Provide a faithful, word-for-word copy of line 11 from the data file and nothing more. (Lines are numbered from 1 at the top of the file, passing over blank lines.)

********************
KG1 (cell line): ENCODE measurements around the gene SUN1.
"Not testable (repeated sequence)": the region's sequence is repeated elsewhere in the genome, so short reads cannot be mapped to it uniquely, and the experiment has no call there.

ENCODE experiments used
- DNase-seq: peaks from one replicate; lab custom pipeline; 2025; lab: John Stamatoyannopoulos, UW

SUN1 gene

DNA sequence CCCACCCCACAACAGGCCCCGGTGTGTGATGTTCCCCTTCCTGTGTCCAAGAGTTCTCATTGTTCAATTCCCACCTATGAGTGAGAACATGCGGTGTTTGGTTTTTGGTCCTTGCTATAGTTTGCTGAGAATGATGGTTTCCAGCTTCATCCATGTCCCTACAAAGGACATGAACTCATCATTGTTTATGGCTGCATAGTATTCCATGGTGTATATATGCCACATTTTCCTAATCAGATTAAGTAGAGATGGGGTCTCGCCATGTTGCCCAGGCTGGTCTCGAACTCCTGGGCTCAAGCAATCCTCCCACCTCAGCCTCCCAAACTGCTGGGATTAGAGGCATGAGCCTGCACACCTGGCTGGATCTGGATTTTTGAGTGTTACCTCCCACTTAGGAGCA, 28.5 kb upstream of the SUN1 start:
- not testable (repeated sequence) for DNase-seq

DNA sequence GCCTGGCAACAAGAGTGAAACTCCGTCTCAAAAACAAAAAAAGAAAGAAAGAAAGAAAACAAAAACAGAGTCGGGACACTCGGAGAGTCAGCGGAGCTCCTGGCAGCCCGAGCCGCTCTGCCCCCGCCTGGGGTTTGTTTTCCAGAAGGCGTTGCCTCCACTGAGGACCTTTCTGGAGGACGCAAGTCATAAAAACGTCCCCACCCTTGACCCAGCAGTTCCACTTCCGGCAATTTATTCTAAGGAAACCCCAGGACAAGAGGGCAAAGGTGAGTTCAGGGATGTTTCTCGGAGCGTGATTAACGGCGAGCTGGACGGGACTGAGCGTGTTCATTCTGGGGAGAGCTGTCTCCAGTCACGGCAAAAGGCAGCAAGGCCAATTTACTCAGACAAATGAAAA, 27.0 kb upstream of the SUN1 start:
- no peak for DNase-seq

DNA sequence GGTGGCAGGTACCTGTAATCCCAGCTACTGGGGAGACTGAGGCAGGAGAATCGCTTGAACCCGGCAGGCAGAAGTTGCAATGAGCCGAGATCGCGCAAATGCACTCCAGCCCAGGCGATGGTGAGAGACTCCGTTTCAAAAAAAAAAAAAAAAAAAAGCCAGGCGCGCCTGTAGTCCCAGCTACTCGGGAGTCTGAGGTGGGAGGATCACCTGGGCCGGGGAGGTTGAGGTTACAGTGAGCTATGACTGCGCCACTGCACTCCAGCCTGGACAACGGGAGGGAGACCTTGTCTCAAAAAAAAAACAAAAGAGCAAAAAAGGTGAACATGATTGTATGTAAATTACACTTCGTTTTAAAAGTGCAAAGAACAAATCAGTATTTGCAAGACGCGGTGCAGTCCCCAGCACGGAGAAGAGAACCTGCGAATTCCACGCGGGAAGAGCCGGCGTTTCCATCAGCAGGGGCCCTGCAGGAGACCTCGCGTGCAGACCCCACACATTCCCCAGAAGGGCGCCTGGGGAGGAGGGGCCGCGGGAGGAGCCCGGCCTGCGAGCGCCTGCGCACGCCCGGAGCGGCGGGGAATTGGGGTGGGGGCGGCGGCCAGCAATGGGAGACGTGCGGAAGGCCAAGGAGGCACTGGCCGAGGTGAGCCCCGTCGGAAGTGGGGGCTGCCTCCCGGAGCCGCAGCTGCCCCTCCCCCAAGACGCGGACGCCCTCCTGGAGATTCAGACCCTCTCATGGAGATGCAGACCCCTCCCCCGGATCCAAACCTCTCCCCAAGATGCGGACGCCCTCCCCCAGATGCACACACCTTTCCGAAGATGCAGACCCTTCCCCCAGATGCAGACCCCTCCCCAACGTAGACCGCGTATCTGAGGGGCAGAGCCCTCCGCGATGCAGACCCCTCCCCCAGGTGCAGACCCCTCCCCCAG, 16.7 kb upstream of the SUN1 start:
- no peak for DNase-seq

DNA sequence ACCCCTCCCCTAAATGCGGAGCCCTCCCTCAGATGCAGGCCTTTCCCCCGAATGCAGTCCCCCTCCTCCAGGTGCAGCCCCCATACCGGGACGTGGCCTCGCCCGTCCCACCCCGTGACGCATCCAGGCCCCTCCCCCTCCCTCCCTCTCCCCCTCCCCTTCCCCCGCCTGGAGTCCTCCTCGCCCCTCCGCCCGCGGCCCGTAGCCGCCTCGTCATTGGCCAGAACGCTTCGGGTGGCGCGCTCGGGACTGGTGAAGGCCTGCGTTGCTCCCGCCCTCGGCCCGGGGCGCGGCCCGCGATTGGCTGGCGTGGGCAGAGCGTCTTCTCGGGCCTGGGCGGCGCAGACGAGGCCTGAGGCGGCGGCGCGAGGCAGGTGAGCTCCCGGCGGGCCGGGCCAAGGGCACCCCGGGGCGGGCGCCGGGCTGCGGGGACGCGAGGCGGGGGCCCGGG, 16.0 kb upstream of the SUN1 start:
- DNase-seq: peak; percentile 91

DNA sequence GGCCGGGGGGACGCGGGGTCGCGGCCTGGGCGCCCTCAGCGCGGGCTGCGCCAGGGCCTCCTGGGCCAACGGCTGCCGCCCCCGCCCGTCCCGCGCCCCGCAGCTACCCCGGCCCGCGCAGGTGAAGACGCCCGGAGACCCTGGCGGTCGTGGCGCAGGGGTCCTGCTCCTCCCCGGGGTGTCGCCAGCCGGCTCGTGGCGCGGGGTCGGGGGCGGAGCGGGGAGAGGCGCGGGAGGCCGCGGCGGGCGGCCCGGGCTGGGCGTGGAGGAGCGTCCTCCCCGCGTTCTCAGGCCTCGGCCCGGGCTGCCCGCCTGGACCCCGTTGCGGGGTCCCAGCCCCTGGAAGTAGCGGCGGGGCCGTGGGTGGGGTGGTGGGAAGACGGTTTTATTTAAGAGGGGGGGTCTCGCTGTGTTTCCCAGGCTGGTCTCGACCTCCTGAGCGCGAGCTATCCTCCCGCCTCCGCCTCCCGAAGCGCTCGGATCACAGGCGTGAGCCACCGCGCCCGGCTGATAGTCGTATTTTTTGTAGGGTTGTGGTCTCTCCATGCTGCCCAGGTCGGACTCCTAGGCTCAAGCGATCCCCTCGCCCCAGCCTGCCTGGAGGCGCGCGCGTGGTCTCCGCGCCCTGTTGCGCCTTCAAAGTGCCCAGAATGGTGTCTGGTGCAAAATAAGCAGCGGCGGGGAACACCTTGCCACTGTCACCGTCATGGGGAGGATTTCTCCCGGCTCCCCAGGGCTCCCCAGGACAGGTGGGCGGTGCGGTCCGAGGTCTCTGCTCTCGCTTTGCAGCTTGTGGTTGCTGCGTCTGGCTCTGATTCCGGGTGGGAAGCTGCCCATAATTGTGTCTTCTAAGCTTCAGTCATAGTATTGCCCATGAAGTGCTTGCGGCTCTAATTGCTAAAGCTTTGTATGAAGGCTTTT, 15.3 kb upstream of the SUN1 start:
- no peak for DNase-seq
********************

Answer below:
- no peak for DNase-seq